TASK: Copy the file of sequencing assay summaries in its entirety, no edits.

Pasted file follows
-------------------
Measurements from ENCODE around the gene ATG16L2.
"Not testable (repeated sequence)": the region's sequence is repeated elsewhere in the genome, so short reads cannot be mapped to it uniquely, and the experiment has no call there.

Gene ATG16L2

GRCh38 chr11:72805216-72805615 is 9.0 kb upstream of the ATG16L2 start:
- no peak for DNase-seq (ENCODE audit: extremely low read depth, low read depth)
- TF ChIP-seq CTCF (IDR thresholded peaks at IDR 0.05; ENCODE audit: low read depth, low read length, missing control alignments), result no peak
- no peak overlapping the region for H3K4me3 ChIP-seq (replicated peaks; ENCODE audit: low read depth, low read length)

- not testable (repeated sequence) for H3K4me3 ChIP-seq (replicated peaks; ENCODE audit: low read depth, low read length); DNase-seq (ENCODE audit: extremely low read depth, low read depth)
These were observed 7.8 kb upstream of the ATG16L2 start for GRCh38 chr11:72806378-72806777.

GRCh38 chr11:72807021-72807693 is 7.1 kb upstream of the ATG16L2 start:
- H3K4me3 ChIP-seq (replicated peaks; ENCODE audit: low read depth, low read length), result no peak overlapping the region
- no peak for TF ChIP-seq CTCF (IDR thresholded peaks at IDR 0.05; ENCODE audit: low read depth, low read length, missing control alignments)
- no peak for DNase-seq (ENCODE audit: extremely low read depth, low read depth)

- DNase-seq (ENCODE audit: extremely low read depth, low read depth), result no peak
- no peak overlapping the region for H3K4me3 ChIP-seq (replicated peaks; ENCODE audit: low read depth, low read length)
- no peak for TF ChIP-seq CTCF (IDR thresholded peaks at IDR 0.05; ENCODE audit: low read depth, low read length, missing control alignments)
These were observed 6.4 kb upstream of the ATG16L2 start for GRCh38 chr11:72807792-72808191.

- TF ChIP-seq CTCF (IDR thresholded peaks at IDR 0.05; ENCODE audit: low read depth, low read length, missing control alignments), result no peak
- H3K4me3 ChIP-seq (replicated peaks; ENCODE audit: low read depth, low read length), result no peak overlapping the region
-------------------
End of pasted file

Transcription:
Measurements from ENCODE around the gene ATG16L2.
"Not testable (repeated sequence)": the region's sequence is repeated elsewhere in the genome, so short reads cannot be mapped to it uniquely, and the experiment has no call there.

Gene ATG16L2

GRCh38 chr11:72805216-72805615 is 9.0 kb upstream of the ATG16L2 start:
- no peak for DNase-seq (ENCODE audit: extremely low read depth, low read depth)
- TF ChIP-seq CTCF (IDR thresholded peaks at IDR 0.05; ENCODE audit: low read depth, low read length, missing control alignments), result no peak
- no peak overlapping the region for H3K4me3 ChIP-seq (replicated peaks; ENCODE audit: low read depth, low read length)

- not testable (repeated sequence) for H3K4me3 ChIP-seq (replicated peaks; ENCODE audit: low read depth, low read length); DNase-seq (ENCODE audit: extremely low read depth, low read depth)
These were observed 7.8 kb upstream of the ATG16L2 start for GRCh38 chr11:72806378-72806777.

GRCh38 chr11:72807021-72807693 is 7.1 kb upstream of the ATG16L2 start:
- H3K4me3 ChIP-seq (replicated peaks; ENCODE audit: low read depth, low read length), result no peak overlapping the region
- no peak for TF ChIP-seq CTCF (IDR thresholded peaks at IDR 0.05; ENCODE audit: low read depth, low read length, missing control alignments)
- no peak for DNase-seq (ENCODE audit: extremely low read depth, low read depth)

- DNase-seq (ENCODE audit: extremely low read depth, low read depth), result no peak
- no peak overlapping the region for H3K4me3 ChIP-seq (replicated peaks; ENCODE audit: low read depth, low read length)
- no peak for TF ChIP-seq CTCF (IDR thresholded peaks at IDR 0.05; ENCODE audit: low read depth, low read length, missing control alignments)
These were observed 6.4 kb upstream of the ATG16L2 start for GRCh38 chr11:72807792-72808191.

- TF ChIP-seq CTCF (IDR thresholded peaks at IDR 0.05; ENCODE audit: low read depth, low read length, missing control alignments), result no peak
- H3K4me3 ChIP-seq (replicated peaks; ENCODE audit: low read depth, low read length), result no peak overlapping the region